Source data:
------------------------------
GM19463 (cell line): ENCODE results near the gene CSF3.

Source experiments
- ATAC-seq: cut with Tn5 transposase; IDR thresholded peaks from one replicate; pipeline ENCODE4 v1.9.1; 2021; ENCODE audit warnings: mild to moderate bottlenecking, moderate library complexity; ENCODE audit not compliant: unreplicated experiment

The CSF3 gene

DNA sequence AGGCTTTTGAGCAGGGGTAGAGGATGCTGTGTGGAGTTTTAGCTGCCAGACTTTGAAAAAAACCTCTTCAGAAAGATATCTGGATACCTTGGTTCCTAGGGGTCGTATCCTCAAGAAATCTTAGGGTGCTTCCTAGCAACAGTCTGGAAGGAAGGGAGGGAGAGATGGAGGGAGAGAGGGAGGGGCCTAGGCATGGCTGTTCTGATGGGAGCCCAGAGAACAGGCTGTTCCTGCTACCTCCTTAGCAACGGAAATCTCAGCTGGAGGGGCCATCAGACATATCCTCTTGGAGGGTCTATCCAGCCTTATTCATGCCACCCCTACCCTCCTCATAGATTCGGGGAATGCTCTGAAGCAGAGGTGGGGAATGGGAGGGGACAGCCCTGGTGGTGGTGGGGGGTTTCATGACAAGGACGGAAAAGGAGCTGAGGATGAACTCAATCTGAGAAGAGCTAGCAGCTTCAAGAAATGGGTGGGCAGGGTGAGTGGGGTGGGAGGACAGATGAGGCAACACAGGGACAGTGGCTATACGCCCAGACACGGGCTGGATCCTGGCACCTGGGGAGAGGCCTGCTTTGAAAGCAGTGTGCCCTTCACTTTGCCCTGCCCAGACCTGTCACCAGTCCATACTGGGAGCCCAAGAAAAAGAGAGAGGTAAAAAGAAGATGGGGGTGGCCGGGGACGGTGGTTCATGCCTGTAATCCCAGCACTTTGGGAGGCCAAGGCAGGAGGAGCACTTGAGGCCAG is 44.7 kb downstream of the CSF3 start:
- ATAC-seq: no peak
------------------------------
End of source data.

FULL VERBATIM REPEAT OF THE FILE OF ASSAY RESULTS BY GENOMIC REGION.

GM19463 (cell line): ENCODE results near the gene CSF3.

Source experiments
- ATAC-seq: cut with Tn5 transposase; IDR thresholded peaks from one replicate; pipeline ENCODE4 v1.9.1; 2021; ENCODE audit warnings: mild to moderate bottlenecking, moderate library complexity; ENCODE audit not compliant: unreplicated experiment

The CSF3 gene

DNA sequence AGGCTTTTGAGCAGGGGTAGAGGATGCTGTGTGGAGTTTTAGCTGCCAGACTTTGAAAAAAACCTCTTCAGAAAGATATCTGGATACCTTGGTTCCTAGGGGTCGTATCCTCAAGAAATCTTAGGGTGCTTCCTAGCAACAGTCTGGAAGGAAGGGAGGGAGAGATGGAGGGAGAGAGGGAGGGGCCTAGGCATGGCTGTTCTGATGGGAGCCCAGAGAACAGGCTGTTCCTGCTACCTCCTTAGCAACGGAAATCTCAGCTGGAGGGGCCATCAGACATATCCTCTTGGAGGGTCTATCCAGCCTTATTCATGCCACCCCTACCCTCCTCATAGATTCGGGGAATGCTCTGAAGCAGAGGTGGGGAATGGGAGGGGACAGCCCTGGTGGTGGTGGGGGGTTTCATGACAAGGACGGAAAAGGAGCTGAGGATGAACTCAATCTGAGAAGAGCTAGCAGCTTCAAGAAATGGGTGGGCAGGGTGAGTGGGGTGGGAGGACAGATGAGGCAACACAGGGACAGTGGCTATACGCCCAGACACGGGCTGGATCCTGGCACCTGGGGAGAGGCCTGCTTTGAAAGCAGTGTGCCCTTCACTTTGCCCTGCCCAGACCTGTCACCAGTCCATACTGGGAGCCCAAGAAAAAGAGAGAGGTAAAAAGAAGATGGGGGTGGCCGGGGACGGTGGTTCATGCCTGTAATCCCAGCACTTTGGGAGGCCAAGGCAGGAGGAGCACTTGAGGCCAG is 44.7 kb downstream of the CSF3 start:
- ATAC-seq: no peak